Caution:  Unless the underlying THS reservoirs are removed (e.g., walls, furniture, carpet backing), THS will be re-emitted from these reservoirs and continue to pollute household surfaces and dust.  


Heavily Polluted Walls, Ceiling, and Floors

  • Trisodium Phosphate (TSP) is sometimes used by professionals (e.g., painters, remediation experts) to deal with persistent thirdhand smoke residue. This method requires washing/scrubbing any and all surfaces such as doors, floors, ceilings, walls, baseboards, and floorboards before applying primers and painting. TSP is a hazardous chemical, and its safe application requires specialized tools and personal protective equipment. The long-term effectiveness of these cleaning methods is currently not well understood and depends on the severity of the thirdhand smoke damage. This type of cleaning removes accumulated residue on surfaces. However, cleaning with TSP is insufficient in removing thirdhand smoke residue that has become embedded into materials like wood panels, particle board, and drywall.
  • After cleaning, special paint primers are sometimes used (e.g., alcohol-based) before repainting.  Priming and painting may trap thirdhand smoke residue on a wall, but painting over an exposed surface cannot remove thirdhand smoke pollutants. It might, however, temporarily remove the stale tobacco smoke odor. Reports of thirdhand smoke residue penetration through new coats of paint (i.e., “bleeding through”) suggest that painting is unlikely to be a permanent solution to thirdhand smoke. The short-term and long-term effectiveness of this approach is currently not well understood.
  • Caution: If the walls, ceilings, and floors are heavily polluted with thirdhand smoke, it is likely that the pollutants have penetrated in the drywall and ceiling panels, into the utility ducts, and into wall insulation.  Removing pollutants from the outside of a wall does not remove the pollutants embedded in the material or behind the wall. 

Removing Stale Tobacco Odor does NOT mean that THS pollutants have been removed

  • Reducing the odor of thirdhand smoke does not protect individuals from chemical exposure. The perception of odor is how we sense chemical compounds in the air. Some hazardous chemicals are odorless or even have a pleasant smell, while other chemicals that are not harmful sometimes have unpleasant odors. Moreover, some of the thirdhand smoke pollutants are not in the air but linger on surfaces and in dust
  • Some approaches to eliminating odors involve tricking our senses by covering up an unpleasant smell with a pleasant fragrance. However, this strategy does not remove any thirdhand smoke pollutants and may make an environment more irritating because new chemical compounds are added to the air (e.g., floral aerosols).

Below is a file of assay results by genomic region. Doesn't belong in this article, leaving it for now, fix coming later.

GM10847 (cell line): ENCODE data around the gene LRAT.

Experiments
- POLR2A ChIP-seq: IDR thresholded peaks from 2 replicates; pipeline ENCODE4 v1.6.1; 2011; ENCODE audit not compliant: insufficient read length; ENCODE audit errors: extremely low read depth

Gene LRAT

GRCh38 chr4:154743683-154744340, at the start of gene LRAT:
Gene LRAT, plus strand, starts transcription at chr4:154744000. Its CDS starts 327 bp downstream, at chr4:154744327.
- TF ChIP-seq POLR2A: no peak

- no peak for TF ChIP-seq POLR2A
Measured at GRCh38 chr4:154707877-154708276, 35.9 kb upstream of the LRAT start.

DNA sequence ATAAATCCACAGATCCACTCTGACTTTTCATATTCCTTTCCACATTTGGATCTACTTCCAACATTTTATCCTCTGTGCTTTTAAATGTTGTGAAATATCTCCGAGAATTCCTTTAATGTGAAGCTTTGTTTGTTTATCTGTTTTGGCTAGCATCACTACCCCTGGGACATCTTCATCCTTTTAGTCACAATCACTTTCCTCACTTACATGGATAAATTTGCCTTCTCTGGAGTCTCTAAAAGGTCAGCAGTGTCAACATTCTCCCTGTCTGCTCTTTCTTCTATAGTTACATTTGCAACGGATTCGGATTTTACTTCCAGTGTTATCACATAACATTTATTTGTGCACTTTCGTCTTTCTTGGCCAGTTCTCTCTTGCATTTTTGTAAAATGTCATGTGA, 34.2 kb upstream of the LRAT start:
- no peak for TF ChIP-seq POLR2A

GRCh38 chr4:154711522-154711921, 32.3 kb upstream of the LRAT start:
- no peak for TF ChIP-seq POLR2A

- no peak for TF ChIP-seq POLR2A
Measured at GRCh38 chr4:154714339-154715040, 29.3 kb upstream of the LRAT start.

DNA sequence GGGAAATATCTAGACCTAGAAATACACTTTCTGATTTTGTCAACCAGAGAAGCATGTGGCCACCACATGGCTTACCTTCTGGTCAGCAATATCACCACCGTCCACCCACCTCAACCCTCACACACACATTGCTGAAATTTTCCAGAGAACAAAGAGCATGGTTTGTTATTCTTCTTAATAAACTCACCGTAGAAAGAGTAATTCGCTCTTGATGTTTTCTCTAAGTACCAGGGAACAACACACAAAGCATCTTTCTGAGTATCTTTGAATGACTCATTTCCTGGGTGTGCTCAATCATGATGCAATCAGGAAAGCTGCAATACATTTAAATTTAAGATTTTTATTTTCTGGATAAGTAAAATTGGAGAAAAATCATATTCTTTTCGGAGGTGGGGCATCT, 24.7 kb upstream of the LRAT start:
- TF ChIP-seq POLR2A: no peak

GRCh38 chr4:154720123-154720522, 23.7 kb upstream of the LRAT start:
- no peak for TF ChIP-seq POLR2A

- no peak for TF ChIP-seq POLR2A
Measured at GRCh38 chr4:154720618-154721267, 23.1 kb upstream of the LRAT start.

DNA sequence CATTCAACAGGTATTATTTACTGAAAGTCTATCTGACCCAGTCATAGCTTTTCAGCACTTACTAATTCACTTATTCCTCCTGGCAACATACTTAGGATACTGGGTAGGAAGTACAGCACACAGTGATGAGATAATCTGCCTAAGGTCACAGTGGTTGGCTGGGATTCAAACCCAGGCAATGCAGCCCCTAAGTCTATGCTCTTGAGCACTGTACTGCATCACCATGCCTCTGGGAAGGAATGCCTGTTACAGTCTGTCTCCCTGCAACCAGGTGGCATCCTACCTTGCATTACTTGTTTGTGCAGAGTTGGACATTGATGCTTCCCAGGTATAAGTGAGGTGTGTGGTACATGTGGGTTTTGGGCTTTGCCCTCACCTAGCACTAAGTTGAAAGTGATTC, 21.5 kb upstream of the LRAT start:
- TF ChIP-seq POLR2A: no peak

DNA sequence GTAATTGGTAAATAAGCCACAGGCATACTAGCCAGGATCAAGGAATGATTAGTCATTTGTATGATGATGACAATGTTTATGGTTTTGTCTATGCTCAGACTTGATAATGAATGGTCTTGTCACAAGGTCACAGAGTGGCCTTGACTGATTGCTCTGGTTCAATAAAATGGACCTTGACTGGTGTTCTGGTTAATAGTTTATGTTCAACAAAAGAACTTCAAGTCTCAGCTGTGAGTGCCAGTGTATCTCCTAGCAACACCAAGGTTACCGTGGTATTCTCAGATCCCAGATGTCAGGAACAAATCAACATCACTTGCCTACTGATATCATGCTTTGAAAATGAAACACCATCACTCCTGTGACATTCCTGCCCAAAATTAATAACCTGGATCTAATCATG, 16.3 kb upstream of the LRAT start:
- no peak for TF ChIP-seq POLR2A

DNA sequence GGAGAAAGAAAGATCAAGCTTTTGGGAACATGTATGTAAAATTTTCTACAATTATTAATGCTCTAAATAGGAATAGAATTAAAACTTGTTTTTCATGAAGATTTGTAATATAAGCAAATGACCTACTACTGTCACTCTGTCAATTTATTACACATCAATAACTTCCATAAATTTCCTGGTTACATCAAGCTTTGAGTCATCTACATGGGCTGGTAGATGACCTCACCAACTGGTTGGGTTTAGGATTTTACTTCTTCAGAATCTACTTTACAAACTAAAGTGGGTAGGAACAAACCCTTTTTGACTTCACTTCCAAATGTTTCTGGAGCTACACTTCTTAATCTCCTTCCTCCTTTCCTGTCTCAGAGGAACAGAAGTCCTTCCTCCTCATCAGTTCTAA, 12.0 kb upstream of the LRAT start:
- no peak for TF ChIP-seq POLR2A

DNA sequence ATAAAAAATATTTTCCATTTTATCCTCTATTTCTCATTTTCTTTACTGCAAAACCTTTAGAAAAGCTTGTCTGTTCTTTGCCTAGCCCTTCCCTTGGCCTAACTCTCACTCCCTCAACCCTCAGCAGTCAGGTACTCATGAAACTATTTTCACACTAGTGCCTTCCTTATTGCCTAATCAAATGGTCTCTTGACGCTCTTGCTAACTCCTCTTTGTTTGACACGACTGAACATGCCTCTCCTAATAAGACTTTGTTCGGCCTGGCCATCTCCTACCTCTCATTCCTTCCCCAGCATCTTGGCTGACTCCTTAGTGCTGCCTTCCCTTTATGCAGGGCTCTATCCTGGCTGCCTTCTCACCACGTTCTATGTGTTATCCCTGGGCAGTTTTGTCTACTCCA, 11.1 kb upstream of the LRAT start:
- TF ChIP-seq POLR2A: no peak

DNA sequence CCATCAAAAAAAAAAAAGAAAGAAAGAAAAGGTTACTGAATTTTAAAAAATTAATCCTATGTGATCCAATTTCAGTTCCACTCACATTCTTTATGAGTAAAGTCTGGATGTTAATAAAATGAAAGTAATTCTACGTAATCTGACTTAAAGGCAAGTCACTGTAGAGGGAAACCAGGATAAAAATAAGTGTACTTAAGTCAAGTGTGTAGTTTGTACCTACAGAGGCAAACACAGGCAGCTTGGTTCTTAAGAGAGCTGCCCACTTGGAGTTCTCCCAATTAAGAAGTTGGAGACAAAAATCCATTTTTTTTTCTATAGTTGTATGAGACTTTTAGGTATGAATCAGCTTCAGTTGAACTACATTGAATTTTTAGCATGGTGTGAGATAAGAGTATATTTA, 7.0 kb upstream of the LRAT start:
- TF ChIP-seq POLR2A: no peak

Misperceptions about Cleaning Thirdhand Smoke

  • Tobacco smoke quickly spreads throughout a room, to neighboring rooms, through air and utility ducts, and entire buildings.  Because thirdhand smoke is noticed in only one room, does not mean other rooms are unaffected.
  • Covering up the unpleasant odor of stale tobacco smoke with fragrance does not remove thirdhand smoke.
  • “Odor Killers” might succeed in you no longer being able to smell unpleasant odors. They are unable to remove THS reservoirs causing the odors.
  • Killing and removing organic growth (e.g., mold, fungi, pests) does not affect chemical pollutants such as thirdhand smoke. 
  • Well-maintained air purifiers with HEPA filters are effective in removing hazardous thirdhand smoke particles from the air. 
  • However, they are not effective in removing volatile and semi-volatile chemical compounds that might be off-gassing from thirdhand smoke reservoirs.  Removing volatile chemical compounds from the air requires air purifiers with charcoal filtration.
  • Removing thirdhand smoke pollutants from the air does not remove them from surface, inside materials or from dust.

Clean, Replace, Remodel

Cleaning up thirdhand smoke polluted indoor environments can be very expensive.  It all depends on how long and how much previous occupants smoked and how much thirdhand smoke has accumulated.  In some cases, washing and wiping surfaces and replacing carpets and furniture might be enough.  If tobacco has been used in an indoor space repeatedly over extended periods of time, large reservoirs of thirdhand smoke chemicals will be deeply embedded in the building materials (e.g., drywall, insulation) — in addition to lingering on surfaces. In this case, the building materials need to be completely replaced and a full renovation may be required.

Updated: June 2022

Sources:

Ask This Old House. Understanding Thirdhand Smoke. Home Safety Videos. Retrieved from: https://www.thisoldhouse.com/home-safety/21249597/understanding-thirdhand-smoke.

Bahl V, Jacob P, 3rd, Havel C, Schick SF, Talbot P. Thirdhand cigarette smoke: factors affecting exposure and remediation. PloS one. 2014;9(10):e108258. doi: 10.1371/journal.pone.0108258. PubMed PMID: 25286392; PMCID: 4186756.